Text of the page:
Slow-motion video is somewhat hard to achieve in most run-of-the-mill cameras on the market. Some flagship phones offer the feature, but it's usually limited in either length, resolution, or frame rate, and it's also hindered by the limited storage of mobile devices for such large files.
On the other hand, applying slow-motion effects to previously recorded videos will usually produce unpleasant results, with unnatural movements as a result of the software attempting to fill in between the frames of the original video. However, Nvidia, along with researchers from the University of Massachusetts and the University of California, has created a solution that could make it possible to turn any video into a slow-motion video without sacrificing the smoothness of the playback.
The technology, which will be presented at the this year's edition of the Computer Vision and Pattern Referencing conference - taking place this week - relies on two convolutional neural networks (CNN) which work in conjunction to determine where objects are moving across frames and the position in which they will be in the frames in-between. VentureBeat describes how the two CNNs work together:
One convolutional neural network (CNN) estimates the optical flow — the pattern of motion of the objects, surfaces, and edges in the scene — both forward and backward in the timeline between the two input frames. It then predicts how the pixels will move from one frame to the next, generating what’s known as a flow field — a 2D vector of predicted motion — for each frame, which it fuses together to approximate a flow field for the intermediate frame.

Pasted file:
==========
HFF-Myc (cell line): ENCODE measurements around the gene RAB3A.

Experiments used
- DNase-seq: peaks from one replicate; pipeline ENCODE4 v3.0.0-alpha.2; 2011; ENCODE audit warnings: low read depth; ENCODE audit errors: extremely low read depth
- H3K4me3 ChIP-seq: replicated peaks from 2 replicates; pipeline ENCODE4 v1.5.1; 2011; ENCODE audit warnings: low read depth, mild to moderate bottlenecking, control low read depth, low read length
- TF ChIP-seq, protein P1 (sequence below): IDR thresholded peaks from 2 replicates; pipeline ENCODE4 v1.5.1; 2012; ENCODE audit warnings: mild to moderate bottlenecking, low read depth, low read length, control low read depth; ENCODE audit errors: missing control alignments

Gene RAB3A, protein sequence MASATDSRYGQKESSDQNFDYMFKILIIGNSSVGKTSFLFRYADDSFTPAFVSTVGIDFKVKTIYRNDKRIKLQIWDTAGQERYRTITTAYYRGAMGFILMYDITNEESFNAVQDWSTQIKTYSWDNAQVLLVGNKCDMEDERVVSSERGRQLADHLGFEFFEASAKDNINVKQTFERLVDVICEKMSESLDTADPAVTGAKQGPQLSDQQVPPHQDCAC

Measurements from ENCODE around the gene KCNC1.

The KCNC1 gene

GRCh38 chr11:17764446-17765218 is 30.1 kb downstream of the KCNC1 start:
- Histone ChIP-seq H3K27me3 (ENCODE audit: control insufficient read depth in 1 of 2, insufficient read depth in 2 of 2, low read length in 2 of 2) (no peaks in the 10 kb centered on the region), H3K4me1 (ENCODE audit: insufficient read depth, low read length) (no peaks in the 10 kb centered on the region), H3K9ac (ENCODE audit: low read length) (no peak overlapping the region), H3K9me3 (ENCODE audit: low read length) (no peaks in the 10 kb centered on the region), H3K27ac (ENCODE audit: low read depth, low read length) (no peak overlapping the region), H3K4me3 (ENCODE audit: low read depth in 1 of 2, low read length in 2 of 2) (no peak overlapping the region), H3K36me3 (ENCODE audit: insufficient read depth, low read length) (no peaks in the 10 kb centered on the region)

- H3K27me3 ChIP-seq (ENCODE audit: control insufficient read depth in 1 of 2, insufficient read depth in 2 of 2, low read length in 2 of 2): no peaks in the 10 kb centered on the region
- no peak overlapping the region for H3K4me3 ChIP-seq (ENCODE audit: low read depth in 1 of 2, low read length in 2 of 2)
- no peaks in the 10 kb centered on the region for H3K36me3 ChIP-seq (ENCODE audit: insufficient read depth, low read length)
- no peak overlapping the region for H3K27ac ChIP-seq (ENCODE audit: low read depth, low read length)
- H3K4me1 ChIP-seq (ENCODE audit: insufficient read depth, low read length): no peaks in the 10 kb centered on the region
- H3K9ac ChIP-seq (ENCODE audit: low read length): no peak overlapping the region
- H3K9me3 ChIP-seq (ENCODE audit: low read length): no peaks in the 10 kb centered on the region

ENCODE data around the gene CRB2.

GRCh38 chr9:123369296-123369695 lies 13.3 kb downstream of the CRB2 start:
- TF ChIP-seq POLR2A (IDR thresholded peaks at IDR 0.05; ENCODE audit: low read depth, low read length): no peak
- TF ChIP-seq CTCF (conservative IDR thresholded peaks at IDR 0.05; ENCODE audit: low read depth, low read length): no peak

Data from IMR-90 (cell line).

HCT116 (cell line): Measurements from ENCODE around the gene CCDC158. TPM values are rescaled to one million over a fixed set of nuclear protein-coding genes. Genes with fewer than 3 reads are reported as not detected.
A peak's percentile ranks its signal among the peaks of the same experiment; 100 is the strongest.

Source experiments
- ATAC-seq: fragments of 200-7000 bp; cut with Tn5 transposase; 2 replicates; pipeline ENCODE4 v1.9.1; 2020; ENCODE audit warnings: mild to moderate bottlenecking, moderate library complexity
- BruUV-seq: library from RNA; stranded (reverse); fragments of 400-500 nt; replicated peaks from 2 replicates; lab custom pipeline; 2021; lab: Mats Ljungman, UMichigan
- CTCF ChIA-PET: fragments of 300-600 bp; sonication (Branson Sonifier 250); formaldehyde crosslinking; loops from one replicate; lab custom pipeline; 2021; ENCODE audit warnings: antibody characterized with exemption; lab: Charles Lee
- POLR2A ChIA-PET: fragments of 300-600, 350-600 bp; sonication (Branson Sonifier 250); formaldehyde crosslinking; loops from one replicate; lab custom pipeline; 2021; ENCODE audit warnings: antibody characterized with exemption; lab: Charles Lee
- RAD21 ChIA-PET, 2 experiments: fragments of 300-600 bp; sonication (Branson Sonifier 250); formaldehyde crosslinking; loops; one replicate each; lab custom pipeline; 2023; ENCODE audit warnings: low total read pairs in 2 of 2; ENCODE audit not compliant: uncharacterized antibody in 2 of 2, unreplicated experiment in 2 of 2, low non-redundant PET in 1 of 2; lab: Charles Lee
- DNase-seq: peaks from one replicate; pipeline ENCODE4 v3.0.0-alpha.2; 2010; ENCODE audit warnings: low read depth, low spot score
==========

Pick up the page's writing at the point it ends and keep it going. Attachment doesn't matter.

A second CNN then interpolates the optical flow, refining the approximated flow field and predicting visibility maps in order to exclude pixels occluded by objects in the frame and subsequently reduce artifacts in and around objects in motion. Finally, the visibility map is applied to the two input images, and the intermediate optical flow field is used to warp (distort) them in such a way that one frame transitions smoothly to the next.
The researchers used Nvidia Tesla V100 GPUs and the cuDNN-accelerated PyTorch deep learning framework to train the system with 11,000 videos shot at 240 frames-per-second, after which it could fill the missing frames in the slow-motion video.
The technology yields the results you see in the video above, which looks surprisingly smooth for an artificially generated effect, even on videos with just 30 frames per second. The company also worked with YouTube channel The Slow Mo Guys to test the technology on videos with high framerates, such as 240 frames per second. What's more, the technology can be used to slow down videos by any factor of time, though, presumably, slowing down the videos further will take longer to fill in all the intermediate frames of the video.
As promising as the technology is, Nvidia doesn't believe it's ready for the consumer market as it needs a lot of optimization before it can run in real time and, even if it does make its way to consumers, the majority of the processing will have to be done in the cloud. With that being said, the technology is certainly interesting and it could bring slow-motion video to many more people sometime in the future.